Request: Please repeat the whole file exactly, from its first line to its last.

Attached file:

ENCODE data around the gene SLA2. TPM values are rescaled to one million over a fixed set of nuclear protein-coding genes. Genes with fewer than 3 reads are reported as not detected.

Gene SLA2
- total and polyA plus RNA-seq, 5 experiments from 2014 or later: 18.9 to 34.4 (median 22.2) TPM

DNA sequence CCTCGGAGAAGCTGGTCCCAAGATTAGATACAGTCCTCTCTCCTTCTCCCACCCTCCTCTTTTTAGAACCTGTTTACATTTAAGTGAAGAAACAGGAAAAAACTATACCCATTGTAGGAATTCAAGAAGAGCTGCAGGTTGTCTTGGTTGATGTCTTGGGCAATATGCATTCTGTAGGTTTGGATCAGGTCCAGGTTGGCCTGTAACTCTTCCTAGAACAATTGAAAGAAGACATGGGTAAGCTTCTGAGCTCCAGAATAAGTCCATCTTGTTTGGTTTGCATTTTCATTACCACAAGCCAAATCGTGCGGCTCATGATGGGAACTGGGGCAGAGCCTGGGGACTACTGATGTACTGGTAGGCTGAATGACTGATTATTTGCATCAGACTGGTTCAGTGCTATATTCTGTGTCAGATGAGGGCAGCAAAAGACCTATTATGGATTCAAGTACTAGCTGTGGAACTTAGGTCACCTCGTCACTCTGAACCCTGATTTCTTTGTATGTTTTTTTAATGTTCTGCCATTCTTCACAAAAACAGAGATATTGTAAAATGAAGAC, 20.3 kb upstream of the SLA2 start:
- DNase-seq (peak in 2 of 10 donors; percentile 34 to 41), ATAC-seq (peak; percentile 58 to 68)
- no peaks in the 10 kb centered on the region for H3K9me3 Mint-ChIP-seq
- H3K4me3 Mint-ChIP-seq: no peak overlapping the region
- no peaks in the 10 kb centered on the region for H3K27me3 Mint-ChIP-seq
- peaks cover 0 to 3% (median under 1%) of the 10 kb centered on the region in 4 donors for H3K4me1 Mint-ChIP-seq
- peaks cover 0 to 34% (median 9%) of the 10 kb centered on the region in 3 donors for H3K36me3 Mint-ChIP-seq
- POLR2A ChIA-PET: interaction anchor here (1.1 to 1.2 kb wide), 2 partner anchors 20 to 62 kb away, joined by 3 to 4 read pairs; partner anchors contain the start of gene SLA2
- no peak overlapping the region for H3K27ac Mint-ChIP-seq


ENCODE data around the gene SLA2. TPM values are rescaled to one million over a fixed set of nuclear protein-coding genes. Genes with fewer than 3 reads are reported as not detected.

Gene SLA2
- total and polyA plus RNA-seq, 5 experiments from 2014 or later: 18.9 to 34.4 (median 22.2) TPM

DNA sequence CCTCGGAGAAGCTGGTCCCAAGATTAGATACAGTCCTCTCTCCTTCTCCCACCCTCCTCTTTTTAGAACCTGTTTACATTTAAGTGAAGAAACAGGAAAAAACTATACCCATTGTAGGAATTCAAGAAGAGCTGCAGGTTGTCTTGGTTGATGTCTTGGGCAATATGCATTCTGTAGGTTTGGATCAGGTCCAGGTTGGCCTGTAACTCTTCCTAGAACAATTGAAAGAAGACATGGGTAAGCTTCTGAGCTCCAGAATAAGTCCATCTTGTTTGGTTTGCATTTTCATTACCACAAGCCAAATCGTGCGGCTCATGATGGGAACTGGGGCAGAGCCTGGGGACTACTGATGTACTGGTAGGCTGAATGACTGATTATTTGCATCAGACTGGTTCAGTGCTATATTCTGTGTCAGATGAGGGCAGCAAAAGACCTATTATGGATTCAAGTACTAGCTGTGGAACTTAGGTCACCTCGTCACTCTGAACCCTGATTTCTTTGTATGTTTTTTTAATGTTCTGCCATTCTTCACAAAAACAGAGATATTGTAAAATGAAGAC, 20.3 kb upstream of the SLA2 start:
- DNase-seq (peak in 2 of 10 donors; percentile 34 to 41), ATAC-seq (peak; percentile 58 to 68)
- no peaks in the 10 kb centered on the region for H3K9me3 Mint-ChIP-seq
- H3K4me3 Mint-ChIP-seq: no peak overlapping the region
- no peaks in the 10 kb centered on the region for H3K27me3 Mint-ChIP-seq
- peaks cover 0 to 3% (median under 1%) of the 10 kb centered on the region in 4 donors for H3K4me1 Mint-ChIP-seq
- peaks cover 0 to 34% (median 9%) of the 10 kb centered on the region in 3 donors for H3K36me3 Mint-ChIP-seq
- POLR2A ChIA-PET: interaction anchor here (1.1 to 1.2 kb wide), 2 partner anchors 20 to 62 kb away, joined by 3 to 4 read pairs; partner anchors contain the start of gene SLA2
- no peak overlapping the region for H3K27ac Mint-ChIP-seq